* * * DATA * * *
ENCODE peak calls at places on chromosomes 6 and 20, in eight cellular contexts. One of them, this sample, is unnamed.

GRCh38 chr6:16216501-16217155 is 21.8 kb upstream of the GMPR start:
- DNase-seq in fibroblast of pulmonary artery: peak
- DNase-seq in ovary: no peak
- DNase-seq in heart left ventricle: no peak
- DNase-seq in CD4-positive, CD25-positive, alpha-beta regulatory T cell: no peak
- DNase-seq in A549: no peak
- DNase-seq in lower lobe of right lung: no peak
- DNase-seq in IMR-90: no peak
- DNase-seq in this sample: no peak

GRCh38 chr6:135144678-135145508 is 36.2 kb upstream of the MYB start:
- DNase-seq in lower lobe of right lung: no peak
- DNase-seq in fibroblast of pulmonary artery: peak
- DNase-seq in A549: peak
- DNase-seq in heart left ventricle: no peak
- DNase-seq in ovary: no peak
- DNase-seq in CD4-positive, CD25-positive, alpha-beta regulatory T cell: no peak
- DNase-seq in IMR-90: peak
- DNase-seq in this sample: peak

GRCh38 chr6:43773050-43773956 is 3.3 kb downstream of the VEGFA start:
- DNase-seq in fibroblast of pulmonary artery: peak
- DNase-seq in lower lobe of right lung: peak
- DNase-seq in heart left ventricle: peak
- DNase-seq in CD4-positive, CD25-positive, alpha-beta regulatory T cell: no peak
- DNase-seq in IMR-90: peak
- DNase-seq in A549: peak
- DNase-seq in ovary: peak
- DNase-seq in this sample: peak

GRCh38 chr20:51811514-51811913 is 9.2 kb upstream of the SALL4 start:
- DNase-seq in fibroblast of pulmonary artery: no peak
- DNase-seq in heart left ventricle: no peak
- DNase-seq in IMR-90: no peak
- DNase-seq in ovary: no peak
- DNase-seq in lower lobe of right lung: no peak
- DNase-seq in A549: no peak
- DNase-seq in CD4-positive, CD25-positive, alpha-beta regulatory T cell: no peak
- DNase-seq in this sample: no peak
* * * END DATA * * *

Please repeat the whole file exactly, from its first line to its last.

ENCODE peak calls at places on chromosomes 6 and 20, in eight cellular contexts. One of them, this sample, is unnamed.

GRCh38 chr6:16216501-16217155 is 21.8 kb upstream of the GMPR start:
- DNase-seq in fibroblast of pulmonary artery: peak
- DNase-seq in ovary: no peak
- DNase-seq in heart left ventricle: no peak
- DNase-seq in CD4-positive, CD25-positive, alpha-beta regulatory T cell: no peak
- DNase-seq in A549: no peak
- DNase-seq in lower lobe of right lung: no peak
- DNase-seq in IMR-90: no peak
- DNase-seq in this sample: no peak

GRCh38 chr6:135144678-135145508 is 36.2 kb upstream of the MYB start:
- DNase-seq in lower lobe of right lung: no peak
- DNase-seq in fibroblast of pulmonary artery: peak
- DNase-seq in A549: peak
- DNase-seq in heart left ventricle: no peak
- DNase-seq in ovary: no peak
- DNase-seq in CD4-positive, CD25-positive, alpha-beta regulatory T cell: no peak
- DNase-seq in IMR-90: peak
- DNase-seq in this sample: peak

GRCh38 chr6:43773050-43773956 is 3.3 kb downstream of the VEGFA start:
- DNase-seq in fibroblast of pulmonary artery: peak
- DNase-seq in lower lobe of right lung: peak
- DNase-seq in heart left ventricle: peak
- DNase-seq in CD4-positive, CD25-positive, alpha-beta regulatory T cell: no peak
- DNase-seq in IMR-90: peak
- DNase-seq in A549: peak
- DNase-seq in ovary: peak
- DNase-seq in this sample: peak

GRCh38 chr20:51811514-51811913 is 9.2 kb upstream of the SALL4 start:
- DNase-seq in fibroblast of pulmonary artery: no peak
- DNase-seq in heart left ventricle: no peak
- DNase-seq in IMR-90: no peak
- DNase-seq in ovary: no peak
- DNase-seq in lower lobe of right lung: no peak
- DNase-seq in A549: no peak
- DNase-seq in CD4-positive, CD25-positive, alpha-beta regulatory T cell: no peak
- DNase-seq in this sample: no peak